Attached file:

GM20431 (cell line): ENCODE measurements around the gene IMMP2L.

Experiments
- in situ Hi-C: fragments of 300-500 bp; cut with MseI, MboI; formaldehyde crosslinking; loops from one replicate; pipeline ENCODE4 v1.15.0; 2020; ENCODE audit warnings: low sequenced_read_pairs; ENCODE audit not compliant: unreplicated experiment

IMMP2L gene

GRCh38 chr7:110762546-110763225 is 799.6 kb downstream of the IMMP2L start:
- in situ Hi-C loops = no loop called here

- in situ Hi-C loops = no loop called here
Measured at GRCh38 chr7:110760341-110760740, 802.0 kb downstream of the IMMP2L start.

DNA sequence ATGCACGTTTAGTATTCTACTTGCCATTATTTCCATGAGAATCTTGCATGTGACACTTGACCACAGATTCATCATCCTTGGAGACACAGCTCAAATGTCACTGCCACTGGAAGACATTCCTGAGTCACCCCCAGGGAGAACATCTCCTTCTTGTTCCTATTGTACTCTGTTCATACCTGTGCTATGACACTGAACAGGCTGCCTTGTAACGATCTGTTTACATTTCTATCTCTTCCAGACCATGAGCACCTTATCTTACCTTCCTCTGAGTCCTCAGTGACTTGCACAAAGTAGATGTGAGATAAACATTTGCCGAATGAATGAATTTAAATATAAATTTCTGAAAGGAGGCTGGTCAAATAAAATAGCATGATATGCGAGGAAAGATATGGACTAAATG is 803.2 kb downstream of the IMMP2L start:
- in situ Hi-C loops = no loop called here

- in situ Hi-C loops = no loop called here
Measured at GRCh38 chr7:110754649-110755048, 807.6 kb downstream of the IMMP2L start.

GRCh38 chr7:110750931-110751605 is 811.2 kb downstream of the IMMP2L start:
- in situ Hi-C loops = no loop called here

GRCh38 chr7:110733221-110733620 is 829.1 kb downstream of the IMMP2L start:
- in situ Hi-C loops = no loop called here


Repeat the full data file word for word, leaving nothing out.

GM20431 (cell line): ENCODE measurements around the gene IMMP2L.

Experiments
- in situ Hi-C: fragments of 300-500 bp; cut with MseI, MboI; formaldehyde crosslinking; loops from one replicate; pipeline ENCODE4 v1.15.0; 2020; ENCODE audit warnings: low sequenced_read_pairs; ENCODE audit not compliant: unreplicated experiment

IMMP2L gene

GRCh38 chr7:110762546-110763225 is 799.6 kb downstream of the IMMP2L start:
- in situ Hi-C loops = no loop called here

- in situ Hi-C loops = no loop called here
Measured at GRCh38 chr7:110760341-110760740, 802.0 kb downstream of the IMMP2L start.

DNA sequence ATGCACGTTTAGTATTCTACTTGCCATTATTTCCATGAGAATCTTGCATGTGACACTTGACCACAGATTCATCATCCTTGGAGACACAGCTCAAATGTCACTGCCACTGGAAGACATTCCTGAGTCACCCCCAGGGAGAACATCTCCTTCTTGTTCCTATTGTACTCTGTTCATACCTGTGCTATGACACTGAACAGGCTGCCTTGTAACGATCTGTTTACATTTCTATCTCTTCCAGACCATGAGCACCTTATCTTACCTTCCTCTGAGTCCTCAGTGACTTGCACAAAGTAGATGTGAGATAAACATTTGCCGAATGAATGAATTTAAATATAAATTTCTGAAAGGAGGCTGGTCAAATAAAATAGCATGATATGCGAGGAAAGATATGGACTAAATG is 803.2 kb downstream of the IMMP2L start:
- in situ Hi-C loops = no loop called here

- in situ Hi-C loops = no loop called here
Measured at GRCh38 chr7:110754649-110755048, 807.6 kb downstream of the IMMP2L start.

GRCh38 chr7:110750931-110751605 is 811.2 kb downstream of the IMMP2L start:
- in situ Hi-C loops = no loop called here

GRCh38 chr7:110733221-110733620 is 829.1 kb downstream of the IMMP2L start:
- in situ Hi-C loops = no loop called here